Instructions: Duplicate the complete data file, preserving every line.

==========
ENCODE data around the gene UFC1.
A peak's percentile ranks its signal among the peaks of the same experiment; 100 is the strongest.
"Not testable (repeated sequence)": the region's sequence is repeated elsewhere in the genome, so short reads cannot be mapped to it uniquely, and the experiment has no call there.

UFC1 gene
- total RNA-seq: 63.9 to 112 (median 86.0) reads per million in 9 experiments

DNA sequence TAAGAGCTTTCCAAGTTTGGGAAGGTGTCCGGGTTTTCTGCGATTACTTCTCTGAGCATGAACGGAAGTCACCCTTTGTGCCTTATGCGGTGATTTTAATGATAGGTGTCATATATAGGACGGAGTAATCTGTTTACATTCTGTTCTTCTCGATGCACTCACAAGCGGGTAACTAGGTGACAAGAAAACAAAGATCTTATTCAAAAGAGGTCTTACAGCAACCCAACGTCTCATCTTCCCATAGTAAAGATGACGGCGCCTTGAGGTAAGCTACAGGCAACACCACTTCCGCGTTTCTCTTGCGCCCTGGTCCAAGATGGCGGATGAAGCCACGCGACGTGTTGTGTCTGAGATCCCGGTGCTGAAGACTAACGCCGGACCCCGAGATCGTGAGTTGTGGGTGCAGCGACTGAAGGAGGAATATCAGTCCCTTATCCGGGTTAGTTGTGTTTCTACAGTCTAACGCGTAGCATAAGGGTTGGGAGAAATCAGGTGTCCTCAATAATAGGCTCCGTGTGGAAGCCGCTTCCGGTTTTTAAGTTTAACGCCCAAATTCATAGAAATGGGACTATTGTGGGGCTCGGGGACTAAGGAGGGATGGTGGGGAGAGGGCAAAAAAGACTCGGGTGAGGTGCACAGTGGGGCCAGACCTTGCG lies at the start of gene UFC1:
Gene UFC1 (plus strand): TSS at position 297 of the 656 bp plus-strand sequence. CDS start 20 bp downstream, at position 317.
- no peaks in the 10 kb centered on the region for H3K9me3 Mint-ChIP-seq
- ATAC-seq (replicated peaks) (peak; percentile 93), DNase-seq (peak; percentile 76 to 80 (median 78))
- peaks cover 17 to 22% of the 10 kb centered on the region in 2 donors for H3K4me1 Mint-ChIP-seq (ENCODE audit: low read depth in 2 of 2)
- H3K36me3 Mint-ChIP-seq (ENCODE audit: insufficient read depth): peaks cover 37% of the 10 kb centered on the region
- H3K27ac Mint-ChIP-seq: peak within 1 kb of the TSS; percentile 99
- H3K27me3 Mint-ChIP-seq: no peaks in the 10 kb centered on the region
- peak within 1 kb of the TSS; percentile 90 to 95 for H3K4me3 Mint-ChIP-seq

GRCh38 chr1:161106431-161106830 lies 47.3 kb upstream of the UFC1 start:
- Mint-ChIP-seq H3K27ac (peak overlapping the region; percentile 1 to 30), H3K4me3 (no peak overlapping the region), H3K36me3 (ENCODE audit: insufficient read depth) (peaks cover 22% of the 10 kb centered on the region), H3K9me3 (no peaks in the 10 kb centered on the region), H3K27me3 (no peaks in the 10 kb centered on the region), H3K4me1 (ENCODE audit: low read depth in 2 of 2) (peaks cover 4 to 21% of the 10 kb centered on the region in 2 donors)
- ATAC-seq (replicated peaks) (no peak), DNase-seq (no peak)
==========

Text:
ENCODE data around the gene UFC1.
A peak's percentile ranks its signal among the peaks of the same experiment; 100 is the strongest.
"Not testable (repeated sequence)": the region's sequence is repeated elsewhere in the genome, so short reads cannot be mapped to it uniquely, and the experiment has no call there.

UFC1 gene
- total RNA-seq: 63.9 to 112 (median 86.0) reads per million in 9 experiments

DNA sequence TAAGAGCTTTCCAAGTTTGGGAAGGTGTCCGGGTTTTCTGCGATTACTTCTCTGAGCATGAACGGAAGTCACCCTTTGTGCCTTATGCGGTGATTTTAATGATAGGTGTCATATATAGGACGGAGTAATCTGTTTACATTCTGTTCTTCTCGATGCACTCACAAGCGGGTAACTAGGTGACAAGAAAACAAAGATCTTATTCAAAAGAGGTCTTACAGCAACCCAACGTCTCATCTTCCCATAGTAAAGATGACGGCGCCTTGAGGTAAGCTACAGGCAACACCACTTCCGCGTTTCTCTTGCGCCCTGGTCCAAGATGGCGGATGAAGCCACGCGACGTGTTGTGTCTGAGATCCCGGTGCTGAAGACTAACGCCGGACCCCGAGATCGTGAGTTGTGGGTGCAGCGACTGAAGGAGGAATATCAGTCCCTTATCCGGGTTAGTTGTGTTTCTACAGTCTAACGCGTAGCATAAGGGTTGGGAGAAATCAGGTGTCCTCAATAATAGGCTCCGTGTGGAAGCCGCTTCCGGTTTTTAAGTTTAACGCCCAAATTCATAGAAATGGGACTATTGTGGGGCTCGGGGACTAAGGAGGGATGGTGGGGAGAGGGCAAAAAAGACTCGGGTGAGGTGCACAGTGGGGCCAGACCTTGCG lies at the start of gene UFC1:
Gene UFC1 (plus strand): TSS at position 297 of the 656 bp plus-strand sequence. CDS start 20 bp downstream, at position 317.
- no peaks in the 10 kb centered on the region for H3K9me3 Mint-ChIP-seq
- ATAC-seq (replicated peaks) (peak; percentile 93), DNase-seq (peak; percentile 76 to 80 (median 78))
- peaks cover 17 to 22% of the 10 kb centered on the region in 2 donors for H3K4me1 Mint-ChIP-seq (ENCODE audit: low read depth in 2 of 2)
- H3K36me3 Mint-ChIP-seq (ENCODE audit: insufficient read depth): peaks cover 37% of the 10 kb centered on the region
- H3K27ac Mint-ChIP-seq: peak within 1 kb of the TSS; percentile 99
- H3K27me3 Mint-ChIP-seq: no peaks in the 10 kb centered on the region
- peak within 1 kb of the TSS; percentile 90 to 95 for H3K4me3 Mint-ChIP-seq

GRCh38 chr1:161106431-161106830 lies 47.3 kb upstream of the UFC1 start:
- Mint-ChIP-seq H3K27ac (peak overlapping the region; percentile 1 to 30), H3K4me3 (no peak overlapping the region), H3K36me3 (ENCODE audit: insufficient read depth) (peaks cover 22% of the 10 kb centered on the region), H3K9me3 (no peaks in the 10 kb centered on the region), H3K27me3 (no peaks in the 10 kb centered on the region), H3K4me1 (ENCODE audit: low read depth in 2 of 2) (peaks cover 4 to 21% of the 10 kb centered on the region in 2 donors)
- ATAC-seq (replicated peaks) (no peak), DNase-seq (no peak)